Arena: Gentry’s turn to guide New Orleans

Published 12:01 am Wednesday, June 3, 2015

The New Orleans Pelicans have their man.

Dell Demps and Mickey Loomis have tabbed Golden State Warriors assistant coach Alvin Gentry as the Pelicans’ new head coach, the successor to Monty Williams, who spent the past five seasons with the team.

It’s a hire that could go a long way toward establishing a larger fanbase and winning tradition if Demps and Loomis are correct in their calculations that Gentry is the right man to get the most out of star Anthony Davis, as he has big men like Amar’e Stoudemire, Blake Griffin and DeAndre Jordan before him.

Once Gentry and the Warriors wrap up their NBA Finals series with the Cleveland Cavaliers (I think Golden State finishes this early, but the King has proven me wrong before), he’ll truly be able to throw himself into the process of turning this team toward his vision.

What are the Pelicans getting with this hire?

The good: Since the NBA shifted its rules to encourage more offense and, in particular, ball-movement, Gentry can boast about as elite a resume as any assistant coach could. Under Mike D’Antoni in Phoenix, Gentry spent 2003 through 2009 helping cultivate what was at the time a revolutionary offensive attack. Most teams today have incorporated at least some aspect of what those Suns teams did. Phoenix was one of the first franchises to heavily incorporate facets of the European game.

With Gentry entrenched as the Suns top offensive assistant, the Suns ranked 1st, 1st, 1st, 1st and 1st . His lone season as Clippers coach led to another 1st place offensive finish. This year’s Warriors team finished … 2nd, to the Clippers, a rating of 109.8 to 109.7. Maybe he’s slipping?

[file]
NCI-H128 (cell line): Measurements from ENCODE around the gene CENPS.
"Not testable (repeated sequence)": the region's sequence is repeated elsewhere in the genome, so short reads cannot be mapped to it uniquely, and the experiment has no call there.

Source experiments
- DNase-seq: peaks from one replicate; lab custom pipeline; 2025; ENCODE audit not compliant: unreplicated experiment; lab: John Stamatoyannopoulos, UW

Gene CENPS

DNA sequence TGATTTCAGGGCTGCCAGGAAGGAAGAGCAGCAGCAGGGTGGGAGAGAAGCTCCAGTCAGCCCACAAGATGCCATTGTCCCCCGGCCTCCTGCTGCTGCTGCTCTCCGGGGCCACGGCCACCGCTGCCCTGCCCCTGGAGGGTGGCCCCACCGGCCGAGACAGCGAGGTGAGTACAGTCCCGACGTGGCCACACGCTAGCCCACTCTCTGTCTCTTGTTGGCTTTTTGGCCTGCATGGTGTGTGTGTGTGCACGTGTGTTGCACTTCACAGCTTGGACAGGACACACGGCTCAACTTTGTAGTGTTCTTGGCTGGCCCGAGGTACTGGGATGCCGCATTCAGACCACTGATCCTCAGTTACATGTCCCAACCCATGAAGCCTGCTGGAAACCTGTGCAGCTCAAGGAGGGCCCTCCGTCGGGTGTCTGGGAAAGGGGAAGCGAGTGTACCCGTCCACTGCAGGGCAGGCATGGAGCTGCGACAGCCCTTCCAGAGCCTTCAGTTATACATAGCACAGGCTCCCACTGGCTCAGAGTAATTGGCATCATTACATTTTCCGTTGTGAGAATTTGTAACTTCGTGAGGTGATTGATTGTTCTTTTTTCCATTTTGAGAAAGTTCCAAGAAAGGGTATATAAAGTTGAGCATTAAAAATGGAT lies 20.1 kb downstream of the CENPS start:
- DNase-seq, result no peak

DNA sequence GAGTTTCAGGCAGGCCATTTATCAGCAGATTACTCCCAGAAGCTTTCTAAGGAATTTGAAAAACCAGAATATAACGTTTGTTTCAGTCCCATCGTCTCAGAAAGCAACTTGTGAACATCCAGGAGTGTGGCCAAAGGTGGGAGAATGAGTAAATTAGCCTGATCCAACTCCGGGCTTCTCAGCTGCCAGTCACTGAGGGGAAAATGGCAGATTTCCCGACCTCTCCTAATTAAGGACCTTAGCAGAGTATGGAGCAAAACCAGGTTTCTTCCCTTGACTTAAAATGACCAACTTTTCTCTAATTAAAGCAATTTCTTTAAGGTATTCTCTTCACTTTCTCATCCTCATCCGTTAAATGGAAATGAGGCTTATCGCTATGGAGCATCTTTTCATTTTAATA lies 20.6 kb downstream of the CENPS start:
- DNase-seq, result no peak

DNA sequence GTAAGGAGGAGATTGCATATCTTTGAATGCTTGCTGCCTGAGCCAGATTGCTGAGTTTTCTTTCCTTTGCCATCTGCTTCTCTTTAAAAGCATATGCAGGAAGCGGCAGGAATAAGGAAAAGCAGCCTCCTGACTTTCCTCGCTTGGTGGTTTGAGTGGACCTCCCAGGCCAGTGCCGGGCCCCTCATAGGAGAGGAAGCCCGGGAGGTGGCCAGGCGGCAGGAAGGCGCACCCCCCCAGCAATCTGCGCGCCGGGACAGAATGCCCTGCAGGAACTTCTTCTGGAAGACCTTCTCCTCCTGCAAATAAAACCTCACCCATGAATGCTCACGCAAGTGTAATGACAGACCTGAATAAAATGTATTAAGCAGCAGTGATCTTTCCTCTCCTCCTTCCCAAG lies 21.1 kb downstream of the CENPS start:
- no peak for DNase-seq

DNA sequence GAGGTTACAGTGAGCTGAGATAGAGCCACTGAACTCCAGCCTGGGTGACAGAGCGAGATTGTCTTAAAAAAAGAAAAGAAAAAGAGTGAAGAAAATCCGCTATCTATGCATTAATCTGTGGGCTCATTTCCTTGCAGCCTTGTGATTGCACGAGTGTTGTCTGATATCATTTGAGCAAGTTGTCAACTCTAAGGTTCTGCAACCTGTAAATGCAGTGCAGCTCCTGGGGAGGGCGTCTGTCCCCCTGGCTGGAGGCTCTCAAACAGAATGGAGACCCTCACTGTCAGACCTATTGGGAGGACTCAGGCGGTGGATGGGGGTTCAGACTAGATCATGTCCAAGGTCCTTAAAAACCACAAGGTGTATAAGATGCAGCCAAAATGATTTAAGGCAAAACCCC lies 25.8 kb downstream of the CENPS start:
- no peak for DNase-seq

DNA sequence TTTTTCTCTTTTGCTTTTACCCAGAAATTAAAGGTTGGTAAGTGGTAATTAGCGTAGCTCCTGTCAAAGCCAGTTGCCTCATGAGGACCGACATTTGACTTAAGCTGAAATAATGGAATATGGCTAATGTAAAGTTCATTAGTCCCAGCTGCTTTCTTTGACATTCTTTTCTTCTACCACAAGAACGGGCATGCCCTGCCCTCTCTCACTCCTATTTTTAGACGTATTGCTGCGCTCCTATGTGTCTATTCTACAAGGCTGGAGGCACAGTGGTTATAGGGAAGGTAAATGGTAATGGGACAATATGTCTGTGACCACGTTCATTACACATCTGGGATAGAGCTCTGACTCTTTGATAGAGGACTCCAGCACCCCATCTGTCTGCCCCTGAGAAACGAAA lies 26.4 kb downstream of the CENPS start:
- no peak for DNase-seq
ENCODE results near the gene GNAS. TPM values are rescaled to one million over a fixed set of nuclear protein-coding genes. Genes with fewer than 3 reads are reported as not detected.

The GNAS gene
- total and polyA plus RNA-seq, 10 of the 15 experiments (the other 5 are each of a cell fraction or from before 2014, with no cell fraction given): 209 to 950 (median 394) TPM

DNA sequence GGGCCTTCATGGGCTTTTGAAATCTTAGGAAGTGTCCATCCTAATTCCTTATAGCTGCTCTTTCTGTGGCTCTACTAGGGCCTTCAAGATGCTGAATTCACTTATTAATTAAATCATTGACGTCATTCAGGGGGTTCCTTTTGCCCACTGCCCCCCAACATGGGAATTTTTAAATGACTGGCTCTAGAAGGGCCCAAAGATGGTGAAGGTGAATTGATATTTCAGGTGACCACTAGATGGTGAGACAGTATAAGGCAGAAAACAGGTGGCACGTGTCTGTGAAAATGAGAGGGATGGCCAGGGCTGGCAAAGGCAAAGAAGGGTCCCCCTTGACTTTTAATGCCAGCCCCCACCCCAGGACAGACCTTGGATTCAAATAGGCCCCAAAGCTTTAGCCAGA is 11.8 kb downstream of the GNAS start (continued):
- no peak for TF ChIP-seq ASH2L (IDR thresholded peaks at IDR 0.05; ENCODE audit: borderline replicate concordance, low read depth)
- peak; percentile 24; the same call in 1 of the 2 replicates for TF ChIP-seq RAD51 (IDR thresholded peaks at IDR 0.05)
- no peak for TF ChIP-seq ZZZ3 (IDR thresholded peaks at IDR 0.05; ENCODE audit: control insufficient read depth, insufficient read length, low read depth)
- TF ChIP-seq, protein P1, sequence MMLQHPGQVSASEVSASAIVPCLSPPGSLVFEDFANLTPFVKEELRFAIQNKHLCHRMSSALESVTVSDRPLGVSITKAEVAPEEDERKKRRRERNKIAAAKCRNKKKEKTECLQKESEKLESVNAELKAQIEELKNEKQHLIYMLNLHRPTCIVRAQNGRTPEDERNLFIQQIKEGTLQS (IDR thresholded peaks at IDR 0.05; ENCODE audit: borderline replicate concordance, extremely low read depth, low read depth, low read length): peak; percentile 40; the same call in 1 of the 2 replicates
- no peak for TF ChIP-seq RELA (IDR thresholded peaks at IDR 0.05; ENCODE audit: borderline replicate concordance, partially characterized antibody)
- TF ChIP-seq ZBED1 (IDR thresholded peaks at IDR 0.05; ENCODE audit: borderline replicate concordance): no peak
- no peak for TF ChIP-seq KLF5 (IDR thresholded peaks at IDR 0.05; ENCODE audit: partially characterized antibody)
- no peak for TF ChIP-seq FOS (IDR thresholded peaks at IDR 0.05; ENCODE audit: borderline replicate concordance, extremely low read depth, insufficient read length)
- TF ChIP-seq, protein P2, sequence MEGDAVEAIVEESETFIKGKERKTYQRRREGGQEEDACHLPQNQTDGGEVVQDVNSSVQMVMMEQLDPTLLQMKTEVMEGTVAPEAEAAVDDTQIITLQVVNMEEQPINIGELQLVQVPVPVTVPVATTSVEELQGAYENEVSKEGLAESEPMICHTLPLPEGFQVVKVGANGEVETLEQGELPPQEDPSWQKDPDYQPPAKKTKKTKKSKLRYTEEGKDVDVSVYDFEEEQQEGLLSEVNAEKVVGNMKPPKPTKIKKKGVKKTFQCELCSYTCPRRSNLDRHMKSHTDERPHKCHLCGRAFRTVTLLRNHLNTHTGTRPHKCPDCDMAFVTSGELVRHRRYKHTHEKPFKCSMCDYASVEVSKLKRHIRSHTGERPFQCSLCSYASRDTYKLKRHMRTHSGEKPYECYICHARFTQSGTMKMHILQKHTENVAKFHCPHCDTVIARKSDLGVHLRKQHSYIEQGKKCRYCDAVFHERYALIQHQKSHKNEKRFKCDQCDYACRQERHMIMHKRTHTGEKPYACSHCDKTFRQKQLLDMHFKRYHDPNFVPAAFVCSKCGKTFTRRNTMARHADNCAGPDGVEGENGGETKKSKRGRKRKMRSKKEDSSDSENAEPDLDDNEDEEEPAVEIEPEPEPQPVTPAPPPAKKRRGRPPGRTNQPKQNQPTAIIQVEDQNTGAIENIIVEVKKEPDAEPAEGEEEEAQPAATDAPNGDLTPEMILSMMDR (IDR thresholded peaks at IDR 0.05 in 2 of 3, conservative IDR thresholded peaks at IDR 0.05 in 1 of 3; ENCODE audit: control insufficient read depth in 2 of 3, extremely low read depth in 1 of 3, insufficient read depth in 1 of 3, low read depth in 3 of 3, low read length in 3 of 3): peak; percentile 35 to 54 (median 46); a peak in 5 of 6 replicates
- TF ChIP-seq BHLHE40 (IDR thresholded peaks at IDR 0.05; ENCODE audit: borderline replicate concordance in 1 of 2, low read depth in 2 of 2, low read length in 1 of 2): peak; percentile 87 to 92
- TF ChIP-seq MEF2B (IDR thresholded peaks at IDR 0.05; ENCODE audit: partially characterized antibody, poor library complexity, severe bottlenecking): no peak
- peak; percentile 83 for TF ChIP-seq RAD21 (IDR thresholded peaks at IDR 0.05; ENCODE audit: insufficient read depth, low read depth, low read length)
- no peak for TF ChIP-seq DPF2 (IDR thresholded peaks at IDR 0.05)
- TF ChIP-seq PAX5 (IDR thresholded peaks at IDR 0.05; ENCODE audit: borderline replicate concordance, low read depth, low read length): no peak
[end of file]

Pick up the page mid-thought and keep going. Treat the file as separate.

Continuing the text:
Whether you credit D’Antoni or Gentry with popularizing that style, it’s clear Gentry has a mastery of it, and has continued to adapt it to new personnel. This year’s Warriors team seemed almost unguardable as Gentry built the gameplan to give Stephen Curry even more responsibility at the expense of post play and emphasized a breakneck pace that hasn’t come at the expense of defensive effort; the Warriors ranked 1st in defensive efficiency this season (the Clippers ranked highly at seventh last season, as well).

The bad: Gentry’s been a head coach before, and the results have been a bit underwhelming. His career record of 335-370 is the key witness of the prosecution of Gentry skeptics, and it’s more than a fair critique. Prior to earning the head coaching job in Phoenix, where he enjoyed his greatest success, Gentry had stints with Miami, Detroit and the L.A. Clippers. The first saw him go 15-21 as the interim coach of the Miami Heat; he improved the fortunes of the Detroit Pistons before a backslide in year three cost him his job.

The same was true in Los Angeles. He lost that job in 2003 and wouldn’t get another head coaching job before leading the Suns on a late season run in 2009 and turning an interim tag into a full-time job. The next season he led Phoenix within a game of the NBA Finals; then management let center Amar’e Stoudemire walk and the Suns began to fall from grace.

While I haven’t been among Monty Williams’ backers, I’d be dishonest if not acknowledging that some of the allowances some, including myself, have made for Gentry’s past failings weren’t shared by Williams. Roster health, construction or management stablility was rarely on his side here.

The verdict: Yet to be determined, of course. Much of Gentry’s success will be determined by the coaching staff he puts together, the health of his players (primarily Davis) and a competent tooling of the roster by his general manager. The rest is up to him. He’s proven to be one of the game’s brightest and adaptive minds. New Orleans represents his best — and, almost assuredly last — chance to get it done as the man in charge, and Gentry now represents the Pelicans’ chance to reach true NBA relevance.

The one guarantee: his team will be fun to watch.